Puff Daddy has done well in the entertainment industry, accruing a net worth of close to a billion dollars.
But in a new interview with Variety, Diddy called out the industry for not doing enough for black enterprise, and for taking black talent for granted.
You have these record companies that are making so much money off our culture, our art form, but they’re not investing or even believing in us,” says Combs of hip-hop’s commercial dominance, especially through streaming.
“For all the billions of dollars that these black executives have been able to make them, [there’s still hesitation] to put them in the top-level positions. They’ll go and they’ll recruit cats from overseas,” he continues. “It makes sense to give [executives of color] a chance and embrace the evolution, instead of it being that we can only make it to president, senior VP. … There’s no black CEO of a major record company. That’s just as bad as the fact that there are no [black] majority owners in the NFL. That’s what really motivates me.”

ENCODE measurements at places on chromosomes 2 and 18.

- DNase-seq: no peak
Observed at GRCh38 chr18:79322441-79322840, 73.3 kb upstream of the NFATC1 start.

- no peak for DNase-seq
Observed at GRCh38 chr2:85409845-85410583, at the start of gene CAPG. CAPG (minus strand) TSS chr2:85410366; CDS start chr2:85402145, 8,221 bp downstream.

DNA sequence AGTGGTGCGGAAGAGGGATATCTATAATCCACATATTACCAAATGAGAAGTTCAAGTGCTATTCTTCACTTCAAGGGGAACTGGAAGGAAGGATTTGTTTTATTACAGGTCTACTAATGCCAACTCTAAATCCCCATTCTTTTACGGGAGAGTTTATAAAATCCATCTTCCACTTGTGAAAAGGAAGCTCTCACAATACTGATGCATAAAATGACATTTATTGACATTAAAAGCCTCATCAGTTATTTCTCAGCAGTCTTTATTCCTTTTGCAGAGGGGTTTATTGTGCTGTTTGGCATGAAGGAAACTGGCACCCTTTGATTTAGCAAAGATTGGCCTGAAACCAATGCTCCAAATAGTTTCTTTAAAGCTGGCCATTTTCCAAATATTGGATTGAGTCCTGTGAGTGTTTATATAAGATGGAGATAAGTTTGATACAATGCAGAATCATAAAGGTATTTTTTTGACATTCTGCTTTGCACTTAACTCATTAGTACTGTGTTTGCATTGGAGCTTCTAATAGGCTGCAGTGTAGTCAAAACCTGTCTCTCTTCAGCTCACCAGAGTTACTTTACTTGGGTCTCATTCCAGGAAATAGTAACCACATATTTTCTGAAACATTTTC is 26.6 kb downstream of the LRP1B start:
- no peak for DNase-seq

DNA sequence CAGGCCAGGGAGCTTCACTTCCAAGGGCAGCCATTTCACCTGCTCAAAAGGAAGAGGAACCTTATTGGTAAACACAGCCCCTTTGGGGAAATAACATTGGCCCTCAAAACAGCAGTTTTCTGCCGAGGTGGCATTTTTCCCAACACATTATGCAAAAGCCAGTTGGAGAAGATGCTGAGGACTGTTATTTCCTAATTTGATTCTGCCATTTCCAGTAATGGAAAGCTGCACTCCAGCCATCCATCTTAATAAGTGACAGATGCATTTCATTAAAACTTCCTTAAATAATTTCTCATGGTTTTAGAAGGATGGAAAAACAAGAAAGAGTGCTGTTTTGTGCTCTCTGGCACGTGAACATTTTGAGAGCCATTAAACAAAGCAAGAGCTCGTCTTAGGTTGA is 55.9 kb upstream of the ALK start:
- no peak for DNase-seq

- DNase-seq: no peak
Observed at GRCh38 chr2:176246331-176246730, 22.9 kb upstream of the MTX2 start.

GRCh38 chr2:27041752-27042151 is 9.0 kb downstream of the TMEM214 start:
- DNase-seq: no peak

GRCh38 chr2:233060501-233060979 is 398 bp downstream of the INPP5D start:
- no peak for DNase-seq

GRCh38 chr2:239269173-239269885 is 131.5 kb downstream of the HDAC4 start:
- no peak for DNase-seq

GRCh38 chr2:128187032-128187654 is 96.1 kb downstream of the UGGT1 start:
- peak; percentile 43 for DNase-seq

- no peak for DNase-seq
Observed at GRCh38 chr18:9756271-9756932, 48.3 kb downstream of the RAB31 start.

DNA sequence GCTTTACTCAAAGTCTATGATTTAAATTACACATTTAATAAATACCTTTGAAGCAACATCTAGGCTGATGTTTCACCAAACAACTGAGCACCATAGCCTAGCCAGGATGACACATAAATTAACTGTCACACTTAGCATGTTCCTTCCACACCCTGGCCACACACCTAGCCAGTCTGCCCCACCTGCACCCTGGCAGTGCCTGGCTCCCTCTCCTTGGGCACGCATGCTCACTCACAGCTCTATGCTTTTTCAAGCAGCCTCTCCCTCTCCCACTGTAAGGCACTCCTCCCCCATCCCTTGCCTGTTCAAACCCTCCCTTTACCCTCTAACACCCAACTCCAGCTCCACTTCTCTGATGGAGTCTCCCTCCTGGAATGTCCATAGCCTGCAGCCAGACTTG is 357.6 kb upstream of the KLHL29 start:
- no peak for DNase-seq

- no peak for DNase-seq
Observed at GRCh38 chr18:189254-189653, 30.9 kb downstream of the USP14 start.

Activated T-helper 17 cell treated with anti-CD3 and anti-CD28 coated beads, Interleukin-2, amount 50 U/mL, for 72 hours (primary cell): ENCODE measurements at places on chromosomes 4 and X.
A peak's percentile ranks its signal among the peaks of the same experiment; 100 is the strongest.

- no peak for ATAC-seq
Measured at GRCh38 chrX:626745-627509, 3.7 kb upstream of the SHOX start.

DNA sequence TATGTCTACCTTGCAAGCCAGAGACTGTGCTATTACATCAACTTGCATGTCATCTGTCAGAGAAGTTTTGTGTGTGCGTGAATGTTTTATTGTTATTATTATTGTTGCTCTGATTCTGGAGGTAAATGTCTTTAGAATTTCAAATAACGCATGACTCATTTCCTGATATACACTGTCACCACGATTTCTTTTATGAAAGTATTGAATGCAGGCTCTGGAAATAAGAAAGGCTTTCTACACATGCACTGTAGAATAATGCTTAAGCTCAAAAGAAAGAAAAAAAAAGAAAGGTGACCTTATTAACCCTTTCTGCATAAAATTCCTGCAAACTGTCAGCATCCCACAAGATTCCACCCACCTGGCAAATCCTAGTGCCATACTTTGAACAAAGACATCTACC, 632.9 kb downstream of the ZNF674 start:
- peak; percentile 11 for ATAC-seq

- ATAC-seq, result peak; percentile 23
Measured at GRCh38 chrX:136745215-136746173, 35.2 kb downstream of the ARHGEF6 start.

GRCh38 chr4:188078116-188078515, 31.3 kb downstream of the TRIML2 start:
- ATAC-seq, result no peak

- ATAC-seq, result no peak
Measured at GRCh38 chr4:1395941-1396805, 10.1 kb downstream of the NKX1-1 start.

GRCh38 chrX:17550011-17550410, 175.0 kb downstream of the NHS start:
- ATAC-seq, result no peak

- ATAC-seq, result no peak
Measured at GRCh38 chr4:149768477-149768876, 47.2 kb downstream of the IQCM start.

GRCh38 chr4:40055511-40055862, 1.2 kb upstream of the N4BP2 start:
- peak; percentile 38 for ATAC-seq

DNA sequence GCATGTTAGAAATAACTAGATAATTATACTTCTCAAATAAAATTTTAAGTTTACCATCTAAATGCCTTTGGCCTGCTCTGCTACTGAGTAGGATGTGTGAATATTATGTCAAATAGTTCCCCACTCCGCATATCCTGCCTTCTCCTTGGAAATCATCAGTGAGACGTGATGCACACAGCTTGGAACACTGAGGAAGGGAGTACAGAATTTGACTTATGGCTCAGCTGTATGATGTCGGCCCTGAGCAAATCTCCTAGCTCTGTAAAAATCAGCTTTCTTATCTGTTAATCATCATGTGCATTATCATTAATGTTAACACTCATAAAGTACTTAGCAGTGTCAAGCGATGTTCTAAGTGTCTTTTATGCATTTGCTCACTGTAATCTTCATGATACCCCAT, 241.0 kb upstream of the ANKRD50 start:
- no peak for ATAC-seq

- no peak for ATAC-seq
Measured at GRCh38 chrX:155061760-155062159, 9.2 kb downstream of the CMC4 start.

He also called out venture capital:
“We only get 5% of the venture capital invested in things that are black owned — black-owned businesses, black-owned ideas, black-owned IP,” he says. “You can’t do anything without that money, without resources. But when we do get the resources, we over-deliver. When Adidas invests in Kanye and it’s done properly, you have the right results. When Live Nation invests in artists and puts them in arenas the same way U2 would be, you have the right results. ‘Black Panther,’ ‘Black-ish,’ fashion; it’s all about access. If you’re blocked out of the resources, you can’t compete. And that’s my whole thing — to be able to come and compete.”
Diddy's fellow Hip Hop moguls Nas and JAY-Z have had early success in the venture capital game. Perhaps as more black entrepreneurs are able to enter into VC that five percent number will rise.